The risk management process starts at the feasibility stage with a basic risk assessment, usually conducted by the developer or, if there is insufficient information, via an independently commissioned study. The project’s risk profile is assembled and a ‘probability rating’ – often scenario-based – can be assigned using a number of methods with a variety of sophisticated forecasting and modelling techniques.

Following this initial process, analysis of cost implications and the potential mitigating actions can then begin. Apportioning risk can be done in two ways: by contractual mechanisms between parties involved in the development; and by transfer to the insurance market.

Looking at figure 2, risk identification at stage one must involve the collection of relevant documentation and information such as tender specs, drawings, draft contracts, grid connection, O&M agreements and PPAs. Baseline information such as this is crucial and can then be analysed in order to identify the ‘raft of risks’. Stage 2 analyses risks through likely loss scenarios, lead time projections, estimates of probability of events occurring and costs involved. Risks are then allocated at stage three to members of the consortium, based on which element is best equipped to manage those risks, by instigating a combination of contractual and insurance risk.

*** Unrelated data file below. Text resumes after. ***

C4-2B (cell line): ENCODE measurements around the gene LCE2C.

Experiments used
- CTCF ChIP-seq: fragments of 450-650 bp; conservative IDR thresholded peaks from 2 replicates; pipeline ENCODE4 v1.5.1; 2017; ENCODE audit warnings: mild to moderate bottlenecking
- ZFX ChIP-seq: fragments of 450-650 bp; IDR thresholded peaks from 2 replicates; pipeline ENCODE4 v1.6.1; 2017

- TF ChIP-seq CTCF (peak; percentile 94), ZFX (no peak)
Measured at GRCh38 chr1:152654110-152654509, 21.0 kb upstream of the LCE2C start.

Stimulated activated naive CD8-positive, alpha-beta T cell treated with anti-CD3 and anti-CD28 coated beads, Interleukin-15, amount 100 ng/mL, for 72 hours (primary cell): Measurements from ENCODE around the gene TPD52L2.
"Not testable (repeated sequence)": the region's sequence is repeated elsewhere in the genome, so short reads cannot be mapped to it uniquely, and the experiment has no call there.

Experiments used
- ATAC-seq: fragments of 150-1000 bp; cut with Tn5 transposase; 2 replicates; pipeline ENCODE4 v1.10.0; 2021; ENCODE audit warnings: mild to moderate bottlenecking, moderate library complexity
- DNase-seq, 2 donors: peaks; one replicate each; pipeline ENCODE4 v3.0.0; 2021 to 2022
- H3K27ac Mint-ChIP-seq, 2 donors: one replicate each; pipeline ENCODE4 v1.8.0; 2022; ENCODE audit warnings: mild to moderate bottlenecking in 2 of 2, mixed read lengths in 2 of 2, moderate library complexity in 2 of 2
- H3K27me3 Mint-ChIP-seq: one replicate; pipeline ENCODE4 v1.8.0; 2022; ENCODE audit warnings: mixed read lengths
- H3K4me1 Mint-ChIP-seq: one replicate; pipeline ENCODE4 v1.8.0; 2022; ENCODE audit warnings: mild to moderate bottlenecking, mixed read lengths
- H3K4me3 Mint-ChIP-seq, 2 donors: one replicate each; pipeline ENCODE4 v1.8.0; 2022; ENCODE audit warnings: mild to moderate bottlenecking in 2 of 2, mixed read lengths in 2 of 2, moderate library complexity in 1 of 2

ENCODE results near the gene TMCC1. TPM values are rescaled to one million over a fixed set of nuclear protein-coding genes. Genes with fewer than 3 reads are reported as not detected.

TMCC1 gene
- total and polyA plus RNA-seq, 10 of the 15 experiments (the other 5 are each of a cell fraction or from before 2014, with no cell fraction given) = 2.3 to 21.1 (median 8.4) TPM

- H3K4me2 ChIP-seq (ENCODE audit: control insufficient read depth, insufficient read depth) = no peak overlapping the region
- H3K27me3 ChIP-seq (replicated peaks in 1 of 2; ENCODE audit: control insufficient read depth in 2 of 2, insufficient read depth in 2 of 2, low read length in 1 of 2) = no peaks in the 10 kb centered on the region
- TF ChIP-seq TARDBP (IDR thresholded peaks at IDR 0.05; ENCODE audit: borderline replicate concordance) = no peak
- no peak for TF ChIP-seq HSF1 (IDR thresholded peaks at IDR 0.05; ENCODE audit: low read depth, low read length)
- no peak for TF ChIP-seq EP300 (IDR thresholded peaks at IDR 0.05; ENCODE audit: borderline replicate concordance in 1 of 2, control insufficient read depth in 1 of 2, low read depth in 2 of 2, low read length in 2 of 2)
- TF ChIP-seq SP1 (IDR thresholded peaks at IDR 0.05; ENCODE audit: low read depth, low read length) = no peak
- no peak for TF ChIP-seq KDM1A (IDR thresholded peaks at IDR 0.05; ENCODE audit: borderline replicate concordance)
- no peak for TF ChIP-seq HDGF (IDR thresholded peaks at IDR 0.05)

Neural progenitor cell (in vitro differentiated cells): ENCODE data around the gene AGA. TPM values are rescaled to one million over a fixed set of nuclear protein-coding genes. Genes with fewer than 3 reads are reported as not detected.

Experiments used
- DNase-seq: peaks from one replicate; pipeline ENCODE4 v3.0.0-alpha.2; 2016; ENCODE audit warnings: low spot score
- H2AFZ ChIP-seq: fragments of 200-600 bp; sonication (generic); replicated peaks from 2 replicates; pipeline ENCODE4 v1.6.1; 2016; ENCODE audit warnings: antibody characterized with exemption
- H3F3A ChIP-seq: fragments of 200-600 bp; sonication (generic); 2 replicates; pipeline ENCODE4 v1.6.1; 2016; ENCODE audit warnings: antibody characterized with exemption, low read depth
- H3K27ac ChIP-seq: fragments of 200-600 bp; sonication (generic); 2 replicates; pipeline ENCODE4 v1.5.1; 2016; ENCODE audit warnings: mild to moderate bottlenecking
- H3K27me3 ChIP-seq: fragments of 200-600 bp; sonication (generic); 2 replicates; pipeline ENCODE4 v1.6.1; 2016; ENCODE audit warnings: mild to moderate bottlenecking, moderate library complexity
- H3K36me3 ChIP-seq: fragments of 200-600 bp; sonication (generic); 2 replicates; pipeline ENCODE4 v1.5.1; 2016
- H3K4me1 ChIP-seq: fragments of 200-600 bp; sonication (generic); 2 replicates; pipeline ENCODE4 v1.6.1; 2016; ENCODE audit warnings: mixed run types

Some analysts believe that the project risk for large hydropower projects is not significantly greater than for oil and gas exploration projects. Others disagree. Nevertheless, possible measures include using community-based solutions regarding resettlement and greater local involvement such as the provision of local water supplies. Accountability is another factor, including the need to address hydropower as a commercial business.